Can you determine the depth, width, spacing, and longest unsupported span of your floor structure? This is very important before you go any further with a tile installation. If your joist structure is not sufficient, you may be tossing away good money laying tile.

For span, you can get a good idea by figuring out where the support walls are on the first floor and whatever is below that. Up there in Yankee Land you may have floor heat registers that could be removed for a peek. Worst case, drill some holes in inconspicuous places to take measurements. I like big holes, like a 3 or 4 inch hole saw, and such holes are very easy to patch. Or perhaps there is an easy place in the ceiling of a closet or some such on the first floor to poke a hole, but it's really easier to fix the hole in the subfloor above. You need to find out what you've got.

Or you could rely on the ol' jump test, but I'd rather have measurements.

My opinion; worth price charged.
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Unread 04-13-2004, 11:50 AM   #9
30all
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CX,
here is what I found out the condition of my 2nd-floor bath.
3/4" plywood on 2x10, 16" oc joists and the 2 walls of the family room underneath is 14 feet across, I assume these 2 walls support the joists in some way, not sure if its the span you called.

Do you think the subfloor is strong enough to be tiled with 1/2" or 1/4" CBU? or I need to add a layer of plywood?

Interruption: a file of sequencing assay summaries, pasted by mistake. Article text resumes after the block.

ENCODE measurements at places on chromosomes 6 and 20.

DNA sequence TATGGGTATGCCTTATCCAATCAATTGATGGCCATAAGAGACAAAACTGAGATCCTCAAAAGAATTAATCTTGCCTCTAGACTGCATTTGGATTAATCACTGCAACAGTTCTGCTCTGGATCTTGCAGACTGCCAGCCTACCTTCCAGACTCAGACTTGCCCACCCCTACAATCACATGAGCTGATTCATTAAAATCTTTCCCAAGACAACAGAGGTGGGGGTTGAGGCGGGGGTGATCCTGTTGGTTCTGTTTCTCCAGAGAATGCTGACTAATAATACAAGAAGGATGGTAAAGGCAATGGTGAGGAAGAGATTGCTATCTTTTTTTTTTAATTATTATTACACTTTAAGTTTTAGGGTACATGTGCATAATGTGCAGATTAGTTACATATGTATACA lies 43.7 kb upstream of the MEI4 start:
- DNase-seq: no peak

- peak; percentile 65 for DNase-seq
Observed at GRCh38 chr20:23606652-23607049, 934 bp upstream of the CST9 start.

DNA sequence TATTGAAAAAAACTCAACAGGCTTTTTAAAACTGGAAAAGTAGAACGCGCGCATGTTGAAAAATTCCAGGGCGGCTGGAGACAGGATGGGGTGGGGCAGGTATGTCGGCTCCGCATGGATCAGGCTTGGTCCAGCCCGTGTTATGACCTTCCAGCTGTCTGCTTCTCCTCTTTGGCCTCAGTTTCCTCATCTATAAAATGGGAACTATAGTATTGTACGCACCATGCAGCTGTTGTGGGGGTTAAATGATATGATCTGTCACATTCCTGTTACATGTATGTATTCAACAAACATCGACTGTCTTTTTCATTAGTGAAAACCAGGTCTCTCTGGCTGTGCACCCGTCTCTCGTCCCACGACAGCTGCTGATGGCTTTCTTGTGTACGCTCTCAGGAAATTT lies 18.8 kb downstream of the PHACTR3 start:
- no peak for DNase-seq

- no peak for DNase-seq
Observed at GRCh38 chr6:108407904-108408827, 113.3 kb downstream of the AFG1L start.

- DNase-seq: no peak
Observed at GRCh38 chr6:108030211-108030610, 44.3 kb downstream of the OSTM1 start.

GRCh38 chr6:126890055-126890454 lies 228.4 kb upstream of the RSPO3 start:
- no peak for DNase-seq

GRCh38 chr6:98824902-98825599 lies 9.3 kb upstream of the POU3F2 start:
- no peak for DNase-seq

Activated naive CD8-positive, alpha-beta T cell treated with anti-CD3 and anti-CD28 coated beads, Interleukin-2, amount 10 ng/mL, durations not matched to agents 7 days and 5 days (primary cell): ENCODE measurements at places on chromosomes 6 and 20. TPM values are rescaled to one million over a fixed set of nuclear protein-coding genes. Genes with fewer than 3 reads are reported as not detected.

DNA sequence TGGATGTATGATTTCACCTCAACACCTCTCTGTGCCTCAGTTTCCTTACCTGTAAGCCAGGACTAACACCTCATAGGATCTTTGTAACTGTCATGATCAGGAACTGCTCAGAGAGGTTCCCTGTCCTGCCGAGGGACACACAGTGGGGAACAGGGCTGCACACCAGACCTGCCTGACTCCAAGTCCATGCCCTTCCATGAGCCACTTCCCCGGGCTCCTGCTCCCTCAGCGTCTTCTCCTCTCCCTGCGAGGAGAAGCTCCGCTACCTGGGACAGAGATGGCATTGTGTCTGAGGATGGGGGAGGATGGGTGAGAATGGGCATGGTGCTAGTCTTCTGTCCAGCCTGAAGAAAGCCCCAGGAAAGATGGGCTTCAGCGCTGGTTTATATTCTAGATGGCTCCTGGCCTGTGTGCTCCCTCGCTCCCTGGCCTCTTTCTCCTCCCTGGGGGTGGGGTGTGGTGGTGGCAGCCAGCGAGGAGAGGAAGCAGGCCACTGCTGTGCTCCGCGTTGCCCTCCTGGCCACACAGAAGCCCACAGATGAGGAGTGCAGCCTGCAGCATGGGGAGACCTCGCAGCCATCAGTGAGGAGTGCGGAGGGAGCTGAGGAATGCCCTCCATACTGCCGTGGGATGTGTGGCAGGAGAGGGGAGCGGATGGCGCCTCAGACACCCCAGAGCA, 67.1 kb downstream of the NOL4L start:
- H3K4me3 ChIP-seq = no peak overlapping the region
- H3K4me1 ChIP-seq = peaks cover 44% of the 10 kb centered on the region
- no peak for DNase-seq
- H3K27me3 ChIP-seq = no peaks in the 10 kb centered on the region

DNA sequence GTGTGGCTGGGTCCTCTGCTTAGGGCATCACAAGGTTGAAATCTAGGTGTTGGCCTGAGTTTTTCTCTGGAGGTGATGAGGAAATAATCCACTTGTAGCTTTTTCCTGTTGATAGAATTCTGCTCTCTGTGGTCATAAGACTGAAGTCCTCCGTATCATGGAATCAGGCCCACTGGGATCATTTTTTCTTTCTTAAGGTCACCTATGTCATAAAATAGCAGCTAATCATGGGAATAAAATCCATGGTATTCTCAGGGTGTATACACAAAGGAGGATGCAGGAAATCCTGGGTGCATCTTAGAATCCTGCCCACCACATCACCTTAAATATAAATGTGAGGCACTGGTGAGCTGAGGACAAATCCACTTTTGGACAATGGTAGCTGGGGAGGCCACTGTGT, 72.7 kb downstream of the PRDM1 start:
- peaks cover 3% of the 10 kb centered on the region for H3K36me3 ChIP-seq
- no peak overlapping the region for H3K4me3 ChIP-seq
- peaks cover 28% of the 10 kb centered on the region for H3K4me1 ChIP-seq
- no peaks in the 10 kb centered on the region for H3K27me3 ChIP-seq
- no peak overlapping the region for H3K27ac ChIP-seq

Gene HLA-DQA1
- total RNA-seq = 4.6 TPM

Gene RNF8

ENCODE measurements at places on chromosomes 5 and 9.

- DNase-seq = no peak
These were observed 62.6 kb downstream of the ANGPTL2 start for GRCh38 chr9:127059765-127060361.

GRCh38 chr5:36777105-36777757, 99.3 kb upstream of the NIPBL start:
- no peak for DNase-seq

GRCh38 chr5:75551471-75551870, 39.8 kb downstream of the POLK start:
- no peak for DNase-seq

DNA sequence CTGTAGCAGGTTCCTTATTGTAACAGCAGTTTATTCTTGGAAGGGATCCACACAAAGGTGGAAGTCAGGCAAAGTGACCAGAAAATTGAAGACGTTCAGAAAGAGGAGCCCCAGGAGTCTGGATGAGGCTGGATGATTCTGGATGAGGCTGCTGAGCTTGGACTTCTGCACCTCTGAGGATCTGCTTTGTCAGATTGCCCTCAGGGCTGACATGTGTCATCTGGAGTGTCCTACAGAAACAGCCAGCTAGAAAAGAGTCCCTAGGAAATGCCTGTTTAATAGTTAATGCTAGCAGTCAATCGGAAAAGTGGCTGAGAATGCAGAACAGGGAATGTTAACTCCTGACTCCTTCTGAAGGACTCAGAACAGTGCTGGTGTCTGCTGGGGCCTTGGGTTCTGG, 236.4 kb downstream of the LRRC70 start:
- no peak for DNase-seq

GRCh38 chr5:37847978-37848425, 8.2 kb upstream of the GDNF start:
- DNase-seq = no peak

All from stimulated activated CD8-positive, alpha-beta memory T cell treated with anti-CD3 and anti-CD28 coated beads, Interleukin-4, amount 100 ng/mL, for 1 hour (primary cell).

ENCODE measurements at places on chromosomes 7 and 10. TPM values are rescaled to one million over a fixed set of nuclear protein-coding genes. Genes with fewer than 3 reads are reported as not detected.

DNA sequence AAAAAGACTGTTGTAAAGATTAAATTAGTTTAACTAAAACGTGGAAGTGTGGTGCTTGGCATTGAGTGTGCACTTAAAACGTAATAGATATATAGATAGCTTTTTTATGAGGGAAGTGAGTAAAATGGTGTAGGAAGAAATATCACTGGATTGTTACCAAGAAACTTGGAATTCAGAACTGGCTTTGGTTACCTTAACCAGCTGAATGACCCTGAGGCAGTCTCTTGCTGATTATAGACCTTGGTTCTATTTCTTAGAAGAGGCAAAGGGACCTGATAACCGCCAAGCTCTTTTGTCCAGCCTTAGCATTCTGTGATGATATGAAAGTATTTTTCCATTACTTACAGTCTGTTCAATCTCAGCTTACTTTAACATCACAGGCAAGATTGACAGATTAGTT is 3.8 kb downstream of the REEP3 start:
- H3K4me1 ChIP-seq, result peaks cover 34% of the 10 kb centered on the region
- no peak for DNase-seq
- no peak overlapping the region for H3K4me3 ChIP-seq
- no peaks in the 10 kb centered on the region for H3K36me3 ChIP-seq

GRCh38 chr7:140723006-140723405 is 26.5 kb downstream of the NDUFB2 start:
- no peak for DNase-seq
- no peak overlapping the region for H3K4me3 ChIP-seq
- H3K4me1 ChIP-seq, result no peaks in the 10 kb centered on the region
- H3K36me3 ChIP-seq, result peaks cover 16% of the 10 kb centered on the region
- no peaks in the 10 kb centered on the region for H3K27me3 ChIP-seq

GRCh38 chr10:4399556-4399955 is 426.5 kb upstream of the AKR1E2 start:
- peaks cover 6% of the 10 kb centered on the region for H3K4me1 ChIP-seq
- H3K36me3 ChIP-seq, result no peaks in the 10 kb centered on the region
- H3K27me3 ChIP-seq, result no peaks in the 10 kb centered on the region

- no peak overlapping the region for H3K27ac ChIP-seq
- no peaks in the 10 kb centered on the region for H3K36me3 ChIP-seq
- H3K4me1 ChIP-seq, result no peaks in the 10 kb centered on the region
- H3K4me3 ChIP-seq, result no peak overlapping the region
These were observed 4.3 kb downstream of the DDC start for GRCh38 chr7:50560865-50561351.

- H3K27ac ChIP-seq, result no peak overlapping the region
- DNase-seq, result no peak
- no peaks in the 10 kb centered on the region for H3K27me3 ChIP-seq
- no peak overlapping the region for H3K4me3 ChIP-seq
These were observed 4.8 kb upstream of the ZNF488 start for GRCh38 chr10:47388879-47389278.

Thank you

-Andy
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Unread 04-13-2004, 12:07 PM   #10
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Your joists are fine for ceramic tile assuming the family room walls are supported by the foundation or a load bearing beam or some such. Use the 1/4" CBU over your existing 3/4" plywood and stop worrying about it. You got better things to worry about, like grout color and Listellos and the like.
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Unread 02-23-2005, 04:10 PM   #11
Tile Challenged Ronnie
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Threshold Revealed - What Next???

The saga continues. . . But at least we now see a light at the end. . .

So far,

1) We removed the tilted tiles along the edge that started this whole thing.
2) We removed all the mortar that was beneath, which revealed a 3" wide gap between the end of the cement board and beginning of the hallway threshhold.
3) We removed a couple of the hallway floor wood pieces directly adjacent to the gap we will need to fill (which were nasty), and will fabricate a nice hardwood threshhold or saddle to place in the area.

WHAT'S NEXT:

1) Design and fabricate the threshhold (Saddle)
2) Install the threshhold
3) Float cement into the gap created where the cement board ended too soon. (3" from hallway floor)
4) Re-lay the remaining tiles needed to finish the bathroom floor, which will (hopefully) butt up nicely against the new threshhold/saddle!!
5) Grout

Does this sound about right???

Does anyone have any suggestions about fabricating and installing this threshhold? I am attaching some photos, including detail at each door jamb to see what we're dealing with here. Got a woodworker in the family, just haven't done this before.*

*We can't decide if we should leave the height flush, or slightly raised???

Any thoughts???

Any ideas or pearls of wisdom are WELCOME!!

Thanks!

TCR